He was in the spotlight again this month (Feb14) when a model posted pictures of a text message conversation, seemingly with Arthur, in which the person sending her messages became aggressive when she snubbed his request for sex.
Arthur insists the messages were sent by an assistant who he has since fired.
Cowell is adamant he supports Arthur as a musician, but has urged the singer to be more careful about what he says and to quit Twitter.
He tells Britain's Daily Star newspaper, "James has my full support as an artist but he has to keep his mouth shut and stay off Twitter. He also has to stop feeling sorry for himself because winning a show like that is is a really cool thing if you handle it right. He's obviously a little bit troubled just now but you can't get into these public wars and say the things he has said and get away with it. He has got to calm down and take yoga classes and please stay off Twitter."
A new tour of The Hitchhiker's Guide To The Galaxy starring the original TV show's lead actor Simon Jones has been axed due to poor ticket sales. Jones, who played hapless hero Arthur Dent in the 1980s series as well as in the longrunning radio BBC radio show, had reprised his role for a U.K. wide trek this month (Oct13), but bosses at The Radio Production Company have pulled it from the stage with immediate effect.
A statement from the team reads, "The Radio Theatre Company deeply regret to announce the immediate cancellation of The Hitchhiker's Guide To The Galaxy Radio Show 2013 Tour.
"Although a well-loved show, Hitchhiker's Live has been subject to the same extreme economic pressures as many productions touring the U.K. this autumn... As a result in the last 24 hours we have had no option but make the extremely hard and painful decision to stop the tour."
The story was adapted for the big screen in 2005 and starred Martin Freeman as Dent, alongside Sam Rockwell, Mos Def, and Zooey Deschanel.
Sir Michael Gambon and Melanie Laurent are among the stars who have stripped off to show their support for a sustainable fishing campaign. The Harry Potter star sheds his shirt and holds a blowfish to promote the Fishlove project, which aims to raise awareness of over-fishing in Europe's seas.
Laurent, who is pregnant with her first child, poses topless with only a crab to preserve her modesty, while famous faces including actors Arthur Darvill and Simon Callow, theatre director Steven Berkoff and actress Zoe Tapper also take part in the campaign.
Inglourious Basterds star Laurent says, "The fishing crisis is quite complex and difficult for people to understand, but this was so simple. It said everything that anyone needed to know about the fishing crisis: if we don't start protecting fish, they will die out."
With the mass of apocalyptic films that have hit theaters in the past few years — action/adventures, science fictions, comedies, romances, existentialistic dramas — we've seen the world taken down in a number of ways. Such a variety exists in the wake of this craze that we can never really tell how the end will come about in a newly announced movie on the subject. Debris falling from the skies and hordes of glowing-eyed monsters could mean anything: aliens, Judgment Day, an approaching meteorite that somehow affects people's brainwaves (don't scoff, people went nuts in Melancholia and Seeking a Friend for the End of the World).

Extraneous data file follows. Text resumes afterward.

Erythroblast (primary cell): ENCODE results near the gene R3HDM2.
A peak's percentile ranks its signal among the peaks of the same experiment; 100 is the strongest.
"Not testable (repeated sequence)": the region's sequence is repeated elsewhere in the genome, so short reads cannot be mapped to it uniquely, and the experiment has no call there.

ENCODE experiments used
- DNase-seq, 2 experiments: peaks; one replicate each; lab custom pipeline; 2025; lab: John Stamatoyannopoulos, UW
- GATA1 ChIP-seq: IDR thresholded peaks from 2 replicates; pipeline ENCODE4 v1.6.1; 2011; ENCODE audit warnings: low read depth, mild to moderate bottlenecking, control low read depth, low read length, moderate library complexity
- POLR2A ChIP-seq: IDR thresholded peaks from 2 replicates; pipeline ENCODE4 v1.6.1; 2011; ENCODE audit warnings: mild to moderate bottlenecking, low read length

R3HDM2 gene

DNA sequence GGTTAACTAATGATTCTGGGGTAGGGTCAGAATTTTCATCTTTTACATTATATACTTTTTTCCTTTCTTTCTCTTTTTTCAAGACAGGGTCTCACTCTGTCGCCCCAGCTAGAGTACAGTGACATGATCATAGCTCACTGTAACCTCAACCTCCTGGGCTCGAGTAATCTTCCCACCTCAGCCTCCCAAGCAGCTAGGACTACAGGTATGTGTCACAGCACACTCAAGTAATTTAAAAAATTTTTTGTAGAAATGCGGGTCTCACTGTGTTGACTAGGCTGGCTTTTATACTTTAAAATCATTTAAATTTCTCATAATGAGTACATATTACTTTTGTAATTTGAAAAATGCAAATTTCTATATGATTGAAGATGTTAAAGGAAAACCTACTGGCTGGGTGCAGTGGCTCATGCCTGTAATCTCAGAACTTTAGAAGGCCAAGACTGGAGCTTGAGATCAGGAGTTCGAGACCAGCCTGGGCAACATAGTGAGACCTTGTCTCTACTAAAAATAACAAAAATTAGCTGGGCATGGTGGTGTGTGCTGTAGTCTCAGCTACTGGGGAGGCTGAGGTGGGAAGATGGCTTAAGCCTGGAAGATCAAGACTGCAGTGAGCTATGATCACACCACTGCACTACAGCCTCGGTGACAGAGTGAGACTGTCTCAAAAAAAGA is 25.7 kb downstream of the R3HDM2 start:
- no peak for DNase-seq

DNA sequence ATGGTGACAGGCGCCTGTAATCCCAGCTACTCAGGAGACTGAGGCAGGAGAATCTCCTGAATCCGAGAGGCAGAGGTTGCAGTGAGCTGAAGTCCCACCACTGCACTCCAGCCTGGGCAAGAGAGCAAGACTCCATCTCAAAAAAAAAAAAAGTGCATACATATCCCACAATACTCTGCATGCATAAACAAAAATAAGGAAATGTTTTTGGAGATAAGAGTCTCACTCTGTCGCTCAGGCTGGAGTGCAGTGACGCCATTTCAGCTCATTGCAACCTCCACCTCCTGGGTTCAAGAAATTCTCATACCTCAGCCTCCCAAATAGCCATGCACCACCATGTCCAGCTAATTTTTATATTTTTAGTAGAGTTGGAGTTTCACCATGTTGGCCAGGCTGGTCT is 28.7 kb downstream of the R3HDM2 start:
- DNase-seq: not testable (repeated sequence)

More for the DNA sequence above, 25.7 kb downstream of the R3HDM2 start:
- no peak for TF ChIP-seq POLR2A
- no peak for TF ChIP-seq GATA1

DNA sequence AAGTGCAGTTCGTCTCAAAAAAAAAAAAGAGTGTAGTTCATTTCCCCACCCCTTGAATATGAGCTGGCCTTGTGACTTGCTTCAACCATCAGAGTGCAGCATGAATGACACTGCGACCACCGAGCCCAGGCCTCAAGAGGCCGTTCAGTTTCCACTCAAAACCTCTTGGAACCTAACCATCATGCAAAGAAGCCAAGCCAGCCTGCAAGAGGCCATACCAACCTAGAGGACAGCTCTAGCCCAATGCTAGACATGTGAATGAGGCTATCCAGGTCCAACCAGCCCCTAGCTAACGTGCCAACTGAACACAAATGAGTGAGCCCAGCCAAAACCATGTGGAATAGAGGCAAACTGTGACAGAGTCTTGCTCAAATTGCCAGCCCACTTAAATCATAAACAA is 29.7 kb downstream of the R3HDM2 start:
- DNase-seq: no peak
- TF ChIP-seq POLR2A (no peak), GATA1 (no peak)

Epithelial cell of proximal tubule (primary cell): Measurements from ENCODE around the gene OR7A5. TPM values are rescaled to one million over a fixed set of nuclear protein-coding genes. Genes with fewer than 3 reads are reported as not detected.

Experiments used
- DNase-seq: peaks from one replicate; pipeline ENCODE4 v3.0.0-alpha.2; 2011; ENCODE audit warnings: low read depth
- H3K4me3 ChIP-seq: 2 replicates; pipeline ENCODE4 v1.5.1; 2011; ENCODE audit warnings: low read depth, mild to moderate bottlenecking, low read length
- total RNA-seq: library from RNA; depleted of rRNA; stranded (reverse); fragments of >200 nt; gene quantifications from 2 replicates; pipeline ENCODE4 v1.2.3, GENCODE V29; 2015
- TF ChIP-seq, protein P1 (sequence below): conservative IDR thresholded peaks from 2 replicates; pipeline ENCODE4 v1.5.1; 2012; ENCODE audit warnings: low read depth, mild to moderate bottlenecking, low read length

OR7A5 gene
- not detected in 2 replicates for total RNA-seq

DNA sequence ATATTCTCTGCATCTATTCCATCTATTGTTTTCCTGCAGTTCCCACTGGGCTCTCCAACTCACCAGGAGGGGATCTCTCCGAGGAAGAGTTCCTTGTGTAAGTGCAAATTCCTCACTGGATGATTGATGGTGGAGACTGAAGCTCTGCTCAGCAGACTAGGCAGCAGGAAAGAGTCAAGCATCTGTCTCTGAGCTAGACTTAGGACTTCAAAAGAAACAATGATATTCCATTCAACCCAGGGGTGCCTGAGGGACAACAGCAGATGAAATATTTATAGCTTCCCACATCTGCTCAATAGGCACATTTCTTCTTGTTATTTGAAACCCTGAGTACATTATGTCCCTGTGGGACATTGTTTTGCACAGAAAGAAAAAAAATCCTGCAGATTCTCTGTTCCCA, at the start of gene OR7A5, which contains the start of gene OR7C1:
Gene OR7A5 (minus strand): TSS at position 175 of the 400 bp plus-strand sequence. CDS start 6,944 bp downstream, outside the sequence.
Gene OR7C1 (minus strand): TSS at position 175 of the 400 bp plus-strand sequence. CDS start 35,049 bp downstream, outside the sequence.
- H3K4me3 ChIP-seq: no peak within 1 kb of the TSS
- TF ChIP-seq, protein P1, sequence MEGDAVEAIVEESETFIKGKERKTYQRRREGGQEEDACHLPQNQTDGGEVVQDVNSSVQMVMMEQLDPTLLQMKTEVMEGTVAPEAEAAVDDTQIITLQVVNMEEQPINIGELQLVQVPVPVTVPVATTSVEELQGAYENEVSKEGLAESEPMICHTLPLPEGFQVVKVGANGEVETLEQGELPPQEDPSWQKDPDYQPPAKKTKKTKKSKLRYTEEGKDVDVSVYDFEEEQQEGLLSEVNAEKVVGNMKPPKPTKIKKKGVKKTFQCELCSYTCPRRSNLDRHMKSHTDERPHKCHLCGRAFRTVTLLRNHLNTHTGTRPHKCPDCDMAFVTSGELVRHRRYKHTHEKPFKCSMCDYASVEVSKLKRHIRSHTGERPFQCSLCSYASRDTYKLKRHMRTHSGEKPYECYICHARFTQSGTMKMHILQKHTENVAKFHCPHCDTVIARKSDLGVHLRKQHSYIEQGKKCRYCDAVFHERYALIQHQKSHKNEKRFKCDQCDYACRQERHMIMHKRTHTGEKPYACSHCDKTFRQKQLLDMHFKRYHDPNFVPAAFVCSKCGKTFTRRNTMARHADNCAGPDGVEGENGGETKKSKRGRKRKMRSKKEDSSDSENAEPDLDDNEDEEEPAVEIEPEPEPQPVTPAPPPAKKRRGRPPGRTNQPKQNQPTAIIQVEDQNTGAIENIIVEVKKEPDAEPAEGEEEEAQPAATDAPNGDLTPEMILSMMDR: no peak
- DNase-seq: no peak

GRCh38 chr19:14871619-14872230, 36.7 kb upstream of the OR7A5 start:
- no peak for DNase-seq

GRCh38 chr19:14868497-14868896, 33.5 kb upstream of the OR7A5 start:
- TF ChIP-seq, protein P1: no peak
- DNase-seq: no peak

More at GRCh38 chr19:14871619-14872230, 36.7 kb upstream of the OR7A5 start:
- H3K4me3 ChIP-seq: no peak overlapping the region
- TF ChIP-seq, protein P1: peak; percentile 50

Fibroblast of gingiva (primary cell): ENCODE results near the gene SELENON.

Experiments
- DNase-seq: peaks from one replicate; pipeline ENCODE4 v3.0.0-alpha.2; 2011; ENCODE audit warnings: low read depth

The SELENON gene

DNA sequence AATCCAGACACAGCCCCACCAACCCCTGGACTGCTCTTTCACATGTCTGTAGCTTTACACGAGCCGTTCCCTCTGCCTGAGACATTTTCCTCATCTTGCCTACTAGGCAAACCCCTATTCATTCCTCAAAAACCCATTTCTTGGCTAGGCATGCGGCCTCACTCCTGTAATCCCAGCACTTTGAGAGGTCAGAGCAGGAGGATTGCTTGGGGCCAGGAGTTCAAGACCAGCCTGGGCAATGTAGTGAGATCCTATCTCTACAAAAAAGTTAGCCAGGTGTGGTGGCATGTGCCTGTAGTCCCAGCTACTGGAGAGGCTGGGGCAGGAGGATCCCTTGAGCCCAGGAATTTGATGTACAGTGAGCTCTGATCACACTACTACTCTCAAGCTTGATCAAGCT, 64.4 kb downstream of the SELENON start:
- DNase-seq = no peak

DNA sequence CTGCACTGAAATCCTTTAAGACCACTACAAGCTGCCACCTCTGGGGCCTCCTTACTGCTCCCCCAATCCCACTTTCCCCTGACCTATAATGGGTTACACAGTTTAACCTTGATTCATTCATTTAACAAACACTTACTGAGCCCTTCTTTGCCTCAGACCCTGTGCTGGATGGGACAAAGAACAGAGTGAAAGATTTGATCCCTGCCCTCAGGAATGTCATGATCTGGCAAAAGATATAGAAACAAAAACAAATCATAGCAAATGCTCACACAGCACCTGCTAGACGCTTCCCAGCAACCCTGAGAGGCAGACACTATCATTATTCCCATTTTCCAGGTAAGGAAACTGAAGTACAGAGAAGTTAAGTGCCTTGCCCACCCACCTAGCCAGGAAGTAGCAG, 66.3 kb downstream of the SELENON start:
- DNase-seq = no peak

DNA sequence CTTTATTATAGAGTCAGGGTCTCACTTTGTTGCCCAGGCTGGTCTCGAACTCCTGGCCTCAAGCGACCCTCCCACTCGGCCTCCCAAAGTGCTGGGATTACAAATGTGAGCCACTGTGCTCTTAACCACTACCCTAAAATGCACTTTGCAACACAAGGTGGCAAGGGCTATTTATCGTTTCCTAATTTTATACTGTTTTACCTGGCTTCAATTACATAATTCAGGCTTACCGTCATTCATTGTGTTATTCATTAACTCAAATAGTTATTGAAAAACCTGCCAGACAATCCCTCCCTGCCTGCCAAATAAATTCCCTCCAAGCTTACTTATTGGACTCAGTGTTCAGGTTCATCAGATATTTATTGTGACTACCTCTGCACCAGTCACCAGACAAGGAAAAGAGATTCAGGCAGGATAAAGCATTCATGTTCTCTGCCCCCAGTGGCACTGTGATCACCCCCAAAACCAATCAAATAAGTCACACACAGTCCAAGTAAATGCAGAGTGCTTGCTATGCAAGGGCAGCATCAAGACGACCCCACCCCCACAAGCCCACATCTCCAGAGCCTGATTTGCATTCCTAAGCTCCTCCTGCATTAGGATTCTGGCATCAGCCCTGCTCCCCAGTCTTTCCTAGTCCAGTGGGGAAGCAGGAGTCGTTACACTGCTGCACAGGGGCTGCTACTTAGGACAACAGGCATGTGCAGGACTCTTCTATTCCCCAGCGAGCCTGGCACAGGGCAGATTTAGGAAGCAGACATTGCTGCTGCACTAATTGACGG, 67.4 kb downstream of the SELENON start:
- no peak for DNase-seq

As such, the mystery runs rampant in the new poster for The World's End, the latest union of comic actors Simon Pegg and Nick Frost with director Edgar Wright.
This trio has taken on cinematic tropes in Shaun Of The Dead (tackling zombie films), and Hot Fuzz (the buddy cop genre), and will presumably continue to explore the follies of Hollywood in the third chapter of their so-called Three Flavours Cornetto Trilogy. But what sort of global disaster are they taking on this time?
Both Pegg and Frost have had their share of extraterrestrial fun (together, in Paul, and separately, in Star Trek and Attack the Block respectively). As such, we're hoping for something more along the lines of an Armageddon-style end of the world. But do those glowing eyes, and Wright's assignment of this film as his "mint chocolate chip" movie (Shaun was called the "cherry," due to the bloody zombie motif, and Hot Fuzz the blue original, regarding the cop theme) mean we'll definitely be seeing aliens? Either way, it'll probably be good for a laugh.
Follow Michael Arbeiter on Twitter @MichaelArbeiter
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Update: Rumors are now surfacing that claim none of the Idol judges will return next season.
Earlier: American Idol's ratings have been in a steady decline since 2008, and its 12th season has reached a low point. Just 12 million viewers have tuned in for the past four weeks, a far cry from the more than 30 million in Idol's prime. But instead of examining the deeper reasons for such a steep fall in viewership, Idol brass are once again hoping a judging shakeup will bring in the eyeballs they need. Jennifer Lopez back, Mariah Carey gone? That's the new plan, according to The Hollywood Reporter (which Fox has refuted). But there's some faulty logic at work there, because the judges aren't the problem.